Let’s start with the good news. Virtual conferences can put you and your business in front of national and international audiences who you’d never imagine connecting with before. And nobody faces jet-lag the next day, or stewed coffee in the foyer.
But I suspect you knew that already, which is why you’re reading this.
What you probably also know is that virtual conferences throw up a very different set of challenges from the face-to-face in a fancy-conference-centre kind. Wifi can be flakey. Tech can go down. But your audience will still be sitting there, waiting, patiently.
I’ve had the privilege of hosting several face-to-face conferences in the past few years, and a couple of virtual events in 2020. One of the most remarkable was the six day — six day — virtual event held by the Professional Speaking Association in October. Talk about a ‘moonshot’. Thanks to inspiring leadership and a yes-we-can approach from the tech team, it punched through several pain barriers to leave everyone punching the air on the Saturday evening. Yes, these things can be done, and they can deliver.
So here’s what I’ve learnt this past virtual year, in the hope that it might help you too.
1 LOG ON EARLIER THAN YOU THINK YOU NEED TO
You’ll almost certainly need longer than you think to get connected. At one recent conference, my password mysteriously started playing up 25 minutes before I was due ‘on air’, and I needed to reset it. With time in hand, you’ll still be relaxed when you need to step out on stage. But if it’s only twenty seconds since you’ve faced a grid of fuzzy photos and had to select the ones with traffic lights in them — simply to log on — you won’t be very relaxed at all. As a BBC newsreader, I was expected in the studio 20 minutes before we went on air. I’d suggest a similar discipline if you’re broadcasting online.
2. HAVE A BACK-CHANNEL TO THE TECH TEAM
Don’t assume you’ll get straight through to the team running the show from their own laptops. Wi-fi can let you down. Phones, though, generally don’t. Have the phone number and name of the person you may need to contact, and be prepared to use it. Tech teams I’ve worked with have set up WhatsApp groups to keep in touch. But don’t rely on text. In the heat of a last-minute tech hitch, texts and WhatsApps can so easily be missed. A ringing phone cannot.
3. USE CHAT
Let’s say you’ve slipped elegantly into position ready to introduce the next speaker, but the next speaker has not yet slipped elegantly into position ready to deliver their talk. (It’s happened to me twice.) I recommend here reaching for the Radio Host Ripcord Approach: ask the audience. Radio presenters are quite used to filling for time by asking questions, reading out texts, engaging with the listeners. The Virtual Online solution? Use chat. When the guest I was meant to be introducing recently failed to show up because of technical problems from his home in Amsterdam, I had a bit of fun asking audience members to send me their thoughts on the conference so far via the Chat function. We got a little debate going about online networking, and Top Takeaways. It was all quite jolly.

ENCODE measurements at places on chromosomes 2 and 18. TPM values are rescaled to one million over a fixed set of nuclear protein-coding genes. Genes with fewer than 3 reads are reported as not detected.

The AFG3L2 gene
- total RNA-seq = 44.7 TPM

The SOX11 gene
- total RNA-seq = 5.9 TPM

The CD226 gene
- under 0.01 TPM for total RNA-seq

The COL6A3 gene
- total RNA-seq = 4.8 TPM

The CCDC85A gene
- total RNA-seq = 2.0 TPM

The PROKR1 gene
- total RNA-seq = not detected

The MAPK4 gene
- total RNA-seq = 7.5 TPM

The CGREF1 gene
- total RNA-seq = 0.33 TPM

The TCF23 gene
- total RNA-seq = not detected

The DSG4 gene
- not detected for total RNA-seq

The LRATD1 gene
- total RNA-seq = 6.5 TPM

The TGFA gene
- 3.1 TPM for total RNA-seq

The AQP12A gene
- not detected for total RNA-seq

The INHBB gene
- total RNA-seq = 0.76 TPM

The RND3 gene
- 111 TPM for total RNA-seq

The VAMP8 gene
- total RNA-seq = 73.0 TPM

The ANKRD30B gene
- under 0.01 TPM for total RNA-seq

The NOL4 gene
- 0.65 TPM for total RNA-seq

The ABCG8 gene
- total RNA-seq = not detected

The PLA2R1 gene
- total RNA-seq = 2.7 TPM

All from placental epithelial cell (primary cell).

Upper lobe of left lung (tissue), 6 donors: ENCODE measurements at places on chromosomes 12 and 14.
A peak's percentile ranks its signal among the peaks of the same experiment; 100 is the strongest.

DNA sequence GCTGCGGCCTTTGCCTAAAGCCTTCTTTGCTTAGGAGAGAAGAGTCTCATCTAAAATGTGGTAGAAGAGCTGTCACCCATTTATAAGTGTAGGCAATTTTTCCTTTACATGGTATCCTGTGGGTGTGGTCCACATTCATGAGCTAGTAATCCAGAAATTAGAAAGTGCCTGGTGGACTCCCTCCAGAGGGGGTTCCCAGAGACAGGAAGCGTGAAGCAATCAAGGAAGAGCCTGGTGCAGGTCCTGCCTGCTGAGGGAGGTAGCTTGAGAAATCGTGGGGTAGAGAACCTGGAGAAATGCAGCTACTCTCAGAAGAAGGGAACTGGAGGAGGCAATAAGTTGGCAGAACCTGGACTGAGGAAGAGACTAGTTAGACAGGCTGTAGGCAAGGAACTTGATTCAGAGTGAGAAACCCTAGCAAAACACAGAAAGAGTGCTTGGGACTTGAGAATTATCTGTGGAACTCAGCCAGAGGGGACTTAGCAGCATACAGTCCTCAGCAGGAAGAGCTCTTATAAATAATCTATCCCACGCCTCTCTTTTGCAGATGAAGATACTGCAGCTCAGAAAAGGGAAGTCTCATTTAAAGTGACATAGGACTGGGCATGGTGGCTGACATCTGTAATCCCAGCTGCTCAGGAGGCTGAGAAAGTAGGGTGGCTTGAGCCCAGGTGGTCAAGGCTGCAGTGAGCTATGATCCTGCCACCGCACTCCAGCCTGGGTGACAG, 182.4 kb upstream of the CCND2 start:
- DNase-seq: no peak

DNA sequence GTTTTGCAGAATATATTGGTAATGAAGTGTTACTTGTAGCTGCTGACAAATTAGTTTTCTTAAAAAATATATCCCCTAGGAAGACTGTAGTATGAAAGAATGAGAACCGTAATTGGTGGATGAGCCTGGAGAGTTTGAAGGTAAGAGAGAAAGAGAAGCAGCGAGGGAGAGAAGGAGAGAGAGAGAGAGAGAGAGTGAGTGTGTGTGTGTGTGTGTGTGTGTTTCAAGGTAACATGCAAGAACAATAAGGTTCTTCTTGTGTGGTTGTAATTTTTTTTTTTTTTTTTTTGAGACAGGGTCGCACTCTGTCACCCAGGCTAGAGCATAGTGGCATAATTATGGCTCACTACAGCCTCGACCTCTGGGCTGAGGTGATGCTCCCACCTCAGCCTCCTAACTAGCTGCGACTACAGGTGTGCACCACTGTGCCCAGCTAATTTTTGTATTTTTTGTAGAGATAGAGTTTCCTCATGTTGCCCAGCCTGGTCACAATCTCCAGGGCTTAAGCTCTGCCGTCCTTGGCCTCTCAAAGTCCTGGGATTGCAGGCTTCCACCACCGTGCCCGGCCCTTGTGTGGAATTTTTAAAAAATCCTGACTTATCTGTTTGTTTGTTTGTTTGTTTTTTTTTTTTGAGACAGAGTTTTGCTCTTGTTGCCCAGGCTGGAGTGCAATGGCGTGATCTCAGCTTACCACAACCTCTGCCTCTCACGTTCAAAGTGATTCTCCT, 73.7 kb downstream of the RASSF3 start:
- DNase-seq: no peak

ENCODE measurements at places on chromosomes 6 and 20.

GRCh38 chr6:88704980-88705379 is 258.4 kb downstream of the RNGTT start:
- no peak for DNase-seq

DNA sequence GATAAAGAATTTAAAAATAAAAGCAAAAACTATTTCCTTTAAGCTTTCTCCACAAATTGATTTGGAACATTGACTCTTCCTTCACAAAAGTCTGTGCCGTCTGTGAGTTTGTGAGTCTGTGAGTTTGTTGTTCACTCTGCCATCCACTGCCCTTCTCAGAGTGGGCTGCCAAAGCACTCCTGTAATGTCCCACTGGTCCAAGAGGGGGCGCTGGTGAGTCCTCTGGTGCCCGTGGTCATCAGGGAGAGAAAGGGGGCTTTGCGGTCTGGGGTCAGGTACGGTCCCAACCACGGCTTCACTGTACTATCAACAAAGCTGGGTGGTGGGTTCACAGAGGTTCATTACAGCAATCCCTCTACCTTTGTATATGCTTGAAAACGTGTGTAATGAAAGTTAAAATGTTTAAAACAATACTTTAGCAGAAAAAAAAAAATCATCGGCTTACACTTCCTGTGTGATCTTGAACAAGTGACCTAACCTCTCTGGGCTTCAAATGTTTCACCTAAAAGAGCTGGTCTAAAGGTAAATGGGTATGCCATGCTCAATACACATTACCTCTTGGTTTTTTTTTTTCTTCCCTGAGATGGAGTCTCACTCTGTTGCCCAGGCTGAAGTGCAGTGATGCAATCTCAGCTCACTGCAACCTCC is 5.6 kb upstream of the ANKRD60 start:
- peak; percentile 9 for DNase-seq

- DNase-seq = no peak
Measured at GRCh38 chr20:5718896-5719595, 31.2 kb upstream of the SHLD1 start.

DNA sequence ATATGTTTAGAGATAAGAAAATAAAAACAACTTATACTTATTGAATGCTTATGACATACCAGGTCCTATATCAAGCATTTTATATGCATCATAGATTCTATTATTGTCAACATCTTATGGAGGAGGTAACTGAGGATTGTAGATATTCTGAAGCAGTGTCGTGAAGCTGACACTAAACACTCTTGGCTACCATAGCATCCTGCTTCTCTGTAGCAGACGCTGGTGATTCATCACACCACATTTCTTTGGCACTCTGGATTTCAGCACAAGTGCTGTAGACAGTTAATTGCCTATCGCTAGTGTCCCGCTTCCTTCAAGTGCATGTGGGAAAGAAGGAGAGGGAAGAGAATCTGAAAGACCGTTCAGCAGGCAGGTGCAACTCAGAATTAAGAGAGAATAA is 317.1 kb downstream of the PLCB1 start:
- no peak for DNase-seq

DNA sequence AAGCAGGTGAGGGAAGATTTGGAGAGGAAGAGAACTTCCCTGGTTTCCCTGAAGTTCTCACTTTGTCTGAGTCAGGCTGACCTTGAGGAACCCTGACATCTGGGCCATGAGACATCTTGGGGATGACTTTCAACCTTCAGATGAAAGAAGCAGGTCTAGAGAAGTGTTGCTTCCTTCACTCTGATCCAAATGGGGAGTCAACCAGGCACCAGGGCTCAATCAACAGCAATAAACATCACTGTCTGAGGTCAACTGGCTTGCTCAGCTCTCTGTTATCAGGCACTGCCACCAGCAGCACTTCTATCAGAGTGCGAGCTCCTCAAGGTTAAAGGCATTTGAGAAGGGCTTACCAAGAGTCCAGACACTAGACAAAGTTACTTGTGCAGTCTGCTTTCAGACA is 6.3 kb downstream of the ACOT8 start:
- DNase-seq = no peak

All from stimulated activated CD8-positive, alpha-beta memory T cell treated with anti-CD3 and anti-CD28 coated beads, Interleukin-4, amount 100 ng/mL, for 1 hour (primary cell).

4. PRINT SOMETHING OUT
I learnt this from a brutal experience in a BBC TV studio once. The autocue failed, so I reached for my emergency — printed out — list of web addresses the public could use to contact the newsroom, keep up to date with the latest news, etc. But alas, I had forgotten to bring it into the studio with me! So it was just me on my lonesome in a silent studio with a dead autocue. The equivalent in the Virtual Conference world is to print off something you can usefully read out. A list of what’s coming up later that day? Some web addresses so that participants can find the handouts from the talks? How to join in the Prize Auction that evening? Anything at all that will give you something to talk about — that you can smilingly reach for. You really don’t want to be scrambling around to find links on your laptop when the laptop is your lifeline to your audience.
5. AND FINALLY … REMEMBER EVERYONE’S ON YOUR SIDE
Yes, you want to look and sound professional. Yes, the audience are there to hear from the speaker and not from you. But I think it’s okay to realise that audiences are generally fairly forgiving over tech hitches as we all get to grips with our new virtual world. It’s okay to be a bit playful. Explain what’s going on — explain that you’re making it up a bit as you go along. On a news bulletin, the worst ‘look’ is the nonchalant pretence that implies the audience are too foolish to realise there’s a problem. Be playful. Have fun with it. You may find they enjoy you as much as the speaker who — eventually — follows you.
If you’re thinking of hosting an virtual event, and would like a safe-pair-of-hands at the helm … who can draw upon thirty years’ experience of BBC broadcasting if things go wrong … give me a call. Or if you have your host sorted, but would just like some free advice, give me a call anyway. I’m always happy to help!